If you’re an insurance adjustor reading this, you KNOW that patients involved in a car accident are faking it.
Those of you out there who have actually been on the receiving end of a whiplash injury would beg to differ. Sure, maybe not at the scene of the accident, but by the next morning you’re feeling it. Owning a chiropractic office, we see patients who have been involved in car accidents all the time. Most recover on a very straightforward trajectory, especially when we apply soft tissue treatment along with manipulative therapy.
Some, however, refuse to heal at a rate that is expected. Damn patients. If only we handed out the pamphlets beforehand so these patients would know how fast they are supposed to heal. We are currently dealing with a case right now that continued FAR longer than we had thought originally (care extended beyond a year—NOT at all a usual length of treatment in our office). The insurance people who reviewed the case stated that she should’ve been all better by 12 weeks.
She definitely should’ve read the pamphlet.
The real world, however, does not always follow the guidelines we make for it. And sometimes, we later find out that the guidelines weren’t really all that representative of what happens when later research informs us. The problem here is that these guidelines change with the speed of a snail on 1,000 mg of gabapentin TID.
This particular study has so many interesting aspects to it that I’m not really sure where to begin. But, since the article really focuses on mild traumatic brain injury, maybe that’s a good place to start. For those of you unlucky ones who have never experienced MTBI follow head trauma, either in sports or in a car accident, let me enlighten you to just a few of the symptoms:
- Irritability / behavioral changes
- Inability to focus / fuzzy thinking
In a nutshell, it sucks. Worse, if you are involved in a relationship, have a job or a life, it begins to disrupt all of these by frustrating those around you.
When this happens to my patients, the best answer I usually have for them is that it just takes time to recover. In some it’s weeks, in some up to a year. When symptoms are more severe, there are certain supplements that may help protect the brain and allow it to heal faster. These can include CoQ10, vitamin E and magnesium threonate.
In this research study of 7170 adult residents injured in car accidents from Saskatchewan, Canada (for those of you who ever wondered where Bigfoot is hiding out—it’s here), 1716 met the criteria for MTBI. For those of you good with math, that’s 24%. A pretty hefty number and far higher than I would ever have expected. Here are some details of the MTBI sufferers:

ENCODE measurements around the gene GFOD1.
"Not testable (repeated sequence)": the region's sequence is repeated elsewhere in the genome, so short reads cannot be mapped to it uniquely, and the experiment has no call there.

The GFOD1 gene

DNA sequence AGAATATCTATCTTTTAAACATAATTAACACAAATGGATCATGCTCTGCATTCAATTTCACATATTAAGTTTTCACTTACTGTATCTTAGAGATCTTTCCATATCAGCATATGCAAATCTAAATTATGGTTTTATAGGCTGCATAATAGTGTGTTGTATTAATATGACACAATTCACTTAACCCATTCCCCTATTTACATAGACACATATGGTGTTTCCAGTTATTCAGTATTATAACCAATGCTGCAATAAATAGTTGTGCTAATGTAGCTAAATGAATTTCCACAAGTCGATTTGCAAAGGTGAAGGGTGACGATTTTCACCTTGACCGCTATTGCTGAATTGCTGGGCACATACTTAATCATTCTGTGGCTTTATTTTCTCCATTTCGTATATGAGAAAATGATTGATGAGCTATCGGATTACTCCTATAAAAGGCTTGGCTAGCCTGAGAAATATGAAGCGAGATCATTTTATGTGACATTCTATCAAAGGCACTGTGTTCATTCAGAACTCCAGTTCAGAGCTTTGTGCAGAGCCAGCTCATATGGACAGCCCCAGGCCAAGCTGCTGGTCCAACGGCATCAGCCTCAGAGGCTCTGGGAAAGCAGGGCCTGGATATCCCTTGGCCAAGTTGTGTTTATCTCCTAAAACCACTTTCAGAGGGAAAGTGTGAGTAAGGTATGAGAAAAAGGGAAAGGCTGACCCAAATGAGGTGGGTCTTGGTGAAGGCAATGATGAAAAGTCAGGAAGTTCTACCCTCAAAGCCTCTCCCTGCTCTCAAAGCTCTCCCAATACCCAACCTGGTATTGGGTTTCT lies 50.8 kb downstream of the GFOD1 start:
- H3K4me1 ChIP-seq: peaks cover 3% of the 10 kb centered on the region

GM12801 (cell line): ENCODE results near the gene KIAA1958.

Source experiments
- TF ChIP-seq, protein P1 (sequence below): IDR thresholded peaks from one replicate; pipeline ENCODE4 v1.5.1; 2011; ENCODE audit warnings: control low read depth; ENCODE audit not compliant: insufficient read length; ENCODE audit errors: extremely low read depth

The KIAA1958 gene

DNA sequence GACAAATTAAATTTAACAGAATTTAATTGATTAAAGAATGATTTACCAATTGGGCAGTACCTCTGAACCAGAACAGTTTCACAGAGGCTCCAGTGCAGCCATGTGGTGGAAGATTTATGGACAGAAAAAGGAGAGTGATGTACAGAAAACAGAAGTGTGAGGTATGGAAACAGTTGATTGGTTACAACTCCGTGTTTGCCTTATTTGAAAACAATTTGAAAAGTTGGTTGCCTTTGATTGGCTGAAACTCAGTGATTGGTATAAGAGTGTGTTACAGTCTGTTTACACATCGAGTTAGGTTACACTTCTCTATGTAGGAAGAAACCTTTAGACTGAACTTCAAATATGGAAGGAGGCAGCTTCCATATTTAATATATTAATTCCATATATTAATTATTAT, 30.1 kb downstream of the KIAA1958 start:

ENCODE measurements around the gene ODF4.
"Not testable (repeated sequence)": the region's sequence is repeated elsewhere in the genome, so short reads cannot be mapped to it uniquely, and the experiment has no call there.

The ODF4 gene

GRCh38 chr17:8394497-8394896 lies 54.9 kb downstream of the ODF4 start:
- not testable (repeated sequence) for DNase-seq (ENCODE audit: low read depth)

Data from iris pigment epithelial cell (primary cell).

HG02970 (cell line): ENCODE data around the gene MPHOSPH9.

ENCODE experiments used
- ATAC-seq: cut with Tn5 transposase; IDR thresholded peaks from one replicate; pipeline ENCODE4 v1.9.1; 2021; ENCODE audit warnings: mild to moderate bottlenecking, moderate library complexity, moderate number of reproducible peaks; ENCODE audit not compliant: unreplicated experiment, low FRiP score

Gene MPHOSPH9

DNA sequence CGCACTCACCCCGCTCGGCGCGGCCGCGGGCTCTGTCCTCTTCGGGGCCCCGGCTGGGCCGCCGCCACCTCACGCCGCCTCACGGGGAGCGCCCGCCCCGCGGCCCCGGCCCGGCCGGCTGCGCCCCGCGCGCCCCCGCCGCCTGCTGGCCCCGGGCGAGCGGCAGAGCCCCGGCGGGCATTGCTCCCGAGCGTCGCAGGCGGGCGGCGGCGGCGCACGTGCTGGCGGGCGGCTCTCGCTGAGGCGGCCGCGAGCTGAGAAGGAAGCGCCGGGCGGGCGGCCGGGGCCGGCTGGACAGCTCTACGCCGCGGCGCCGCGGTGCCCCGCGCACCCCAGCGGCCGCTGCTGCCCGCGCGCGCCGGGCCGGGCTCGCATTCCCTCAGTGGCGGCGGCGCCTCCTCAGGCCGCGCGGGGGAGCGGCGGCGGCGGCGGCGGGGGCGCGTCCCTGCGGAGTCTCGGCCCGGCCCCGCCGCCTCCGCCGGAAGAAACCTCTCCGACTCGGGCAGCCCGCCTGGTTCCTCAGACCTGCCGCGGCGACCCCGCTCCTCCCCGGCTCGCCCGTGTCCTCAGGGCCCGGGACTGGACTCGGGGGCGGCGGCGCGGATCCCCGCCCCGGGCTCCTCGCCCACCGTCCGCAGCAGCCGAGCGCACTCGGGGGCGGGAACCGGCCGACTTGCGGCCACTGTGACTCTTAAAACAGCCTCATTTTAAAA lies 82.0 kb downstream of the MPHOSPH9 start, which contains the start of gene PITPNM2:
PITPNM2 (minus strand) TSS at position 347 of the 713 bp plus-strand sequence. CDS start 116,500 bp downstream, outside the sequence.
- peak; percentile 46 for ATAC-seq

- Most common in the 18- to 23-year-old group.
- Most were not hospitalized (73%).
- Loss of consciousness in 28% and 23% reported posttraumatic amnesia.
- Average time to recovery was 100 days, or a little over 3 months.
- 23% did not recover by 1 year.
Looking at what we have here, we can make a quick assessment that a very large chunk of people involved in car accidents end up with criteria for MTBI, yet a quick screen based on loss of consciousness or memory would’ve missed a huge chunk of those suffering MTBI. After seeing this information I KNOW I have missed patients over the years by not looking for MTBI because there was no overt signs of head trauma reported or a loss of consciousness or memory.
Now, before you walk away already amazed at the information in this study, there’s more (and it’s NOT free shipping). The researchers were able to identify factors associated with slower than expected recovery from MTBI:
- Age above 50 years
- Having less than a high school education
- Having poor expectations for recovery
- Depressive symptoms
- Having arm numbness
- Having hearing problems
- Having headaches (good thing no one has a headache after a car accident)
- Having low back pain
- Having thoracic back pain
- Surprisingly, loss of consciousness and posttraumatic amnesia were NOT associated with recovery.
After reading through this article and thinking back to the aforementioned patient, she absolutely, positively met many of the symptoms for MTBI as well as experienced 5 of the above factors associated with a delayed recovery. Is it possible that I could’ve done something different early on to change the outcome trajectory? It’s not exactly clear, but maybe I could’ve expected a more realistic outcome and burned the pamphlets.